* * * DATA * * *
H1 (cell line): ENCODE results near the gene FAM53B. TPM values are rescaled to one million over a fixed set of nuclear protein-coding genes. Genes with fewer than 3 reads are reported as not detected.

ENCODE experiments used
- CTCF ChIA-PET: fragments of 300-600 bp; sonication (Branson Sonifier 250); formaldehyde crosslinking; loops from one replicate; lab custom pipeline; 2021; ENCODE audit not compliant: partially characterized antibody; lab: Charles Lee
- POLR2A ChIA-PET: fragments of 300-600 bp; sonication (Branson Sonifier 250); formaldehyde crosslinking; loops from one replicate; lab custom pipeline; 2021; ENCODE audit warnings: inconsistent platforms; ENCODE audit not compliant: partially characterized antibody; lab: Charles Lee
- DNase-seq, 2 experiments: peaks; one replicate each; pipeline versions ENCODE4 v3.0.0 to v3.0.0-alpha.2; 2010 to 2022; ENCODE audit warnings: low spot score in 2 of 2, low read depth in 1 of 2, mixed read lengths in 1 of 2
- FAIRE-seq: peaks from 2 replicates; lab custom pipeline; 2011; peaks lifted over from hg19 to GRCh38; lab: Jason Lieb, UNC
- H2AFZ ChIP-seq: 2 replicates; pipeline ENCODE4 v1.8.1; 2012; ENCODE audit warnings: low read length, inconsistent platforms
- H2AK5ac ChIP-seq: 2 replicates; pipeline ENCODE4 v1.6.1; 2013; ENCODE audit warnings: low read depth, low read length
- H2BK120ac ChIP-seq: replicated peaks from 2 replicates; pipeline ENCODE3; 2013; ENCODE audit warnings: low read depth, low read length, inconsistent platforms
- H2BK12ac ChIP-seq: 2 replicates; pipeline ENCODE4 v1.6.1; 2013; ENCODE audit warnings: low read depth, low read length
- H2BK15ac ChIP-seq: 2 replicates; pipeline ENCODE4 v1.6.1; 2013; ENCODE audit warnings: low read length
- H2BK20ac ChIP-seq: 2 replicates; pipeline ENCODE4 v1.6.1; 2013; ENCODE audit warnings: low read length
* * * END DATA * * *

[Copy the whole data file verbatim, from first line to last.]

H1 (cell line): ENCODE results near the gene FAM53B. TPM values are rescaled to one million over a fixed set of nuclear protein-coding genes. Genes with fewer than 3 reads are reported as not detected.

ENCODE experiments used
- CTCF ChIA-PET: fragments of 300-600 bp; sonication (Branson Sonifier 250); formaldehyde crosslinking; loops from one replicate; lab custom pipeline; 2021; ENCODE audit not compliant: partially characterized antibody; lab: Charles Lee
- POLR2A ChIA-PET: fragments of 300-600 bp; sonication (Branson Sonifier 250); formaldehyde crosslinking; loops from one replicate; lab custom pipeline; 2021; ENCODE audit warnings: inconsistent platforms; ENCODE audit not compliant: partially characterized antibody; lab: Charles Lee
- DNase-seq, 2 experiments: peaks; one replicate each; pipeline versions ENCODE4 v3.0.0 to v3.0.0-alpha.2; 2010 to 2022; ENCODE audit warnings: low spot score in 2 of 2, low read depth in 1 of 2, mixed read lengths in 1 of 2
- FAIRE-seq: peaks from 2 replicates; lab custom pipeline; 2011; peaks lifted over from hg19 to GRCh38; lab: Jason Lieb, UNC
- H2AFZ ChIP-seq: 2 replicates; pipeline ENCODE4 v1.8.1; 2012; ENCODE audit warnings: low read length, inconsistent platforms
- H2AK5ac ChIP-seq: 2 replicates; pipeline ENCODE4 v1.6.1; 2013; ENCODE audit warnings: low read depth, low read length
- H2BK120ac ChIP-seq: replicated peaks from 2 replicates; pipeline ENCODE3; 2013; ENCODE audit warnings: low read depth, low read length, inconsistent platforms
- H2BK12ac ChIP-seq: 2 replicates; pipeline ENCODE4 v1.6.1; 2013; ENCODE audit warnings: low read depth, low read length
- H2BK15ac ChIP-seq: 2 replicates; pipeline ENCODE4 v1.6.1; 2013; ENCODE audit warnings: low read length
- H2BK20ac ChIP-seq: 2 replicates; pipeline ENCODE4 v1.6.1; 2013; ENCODE audit warnings: low read length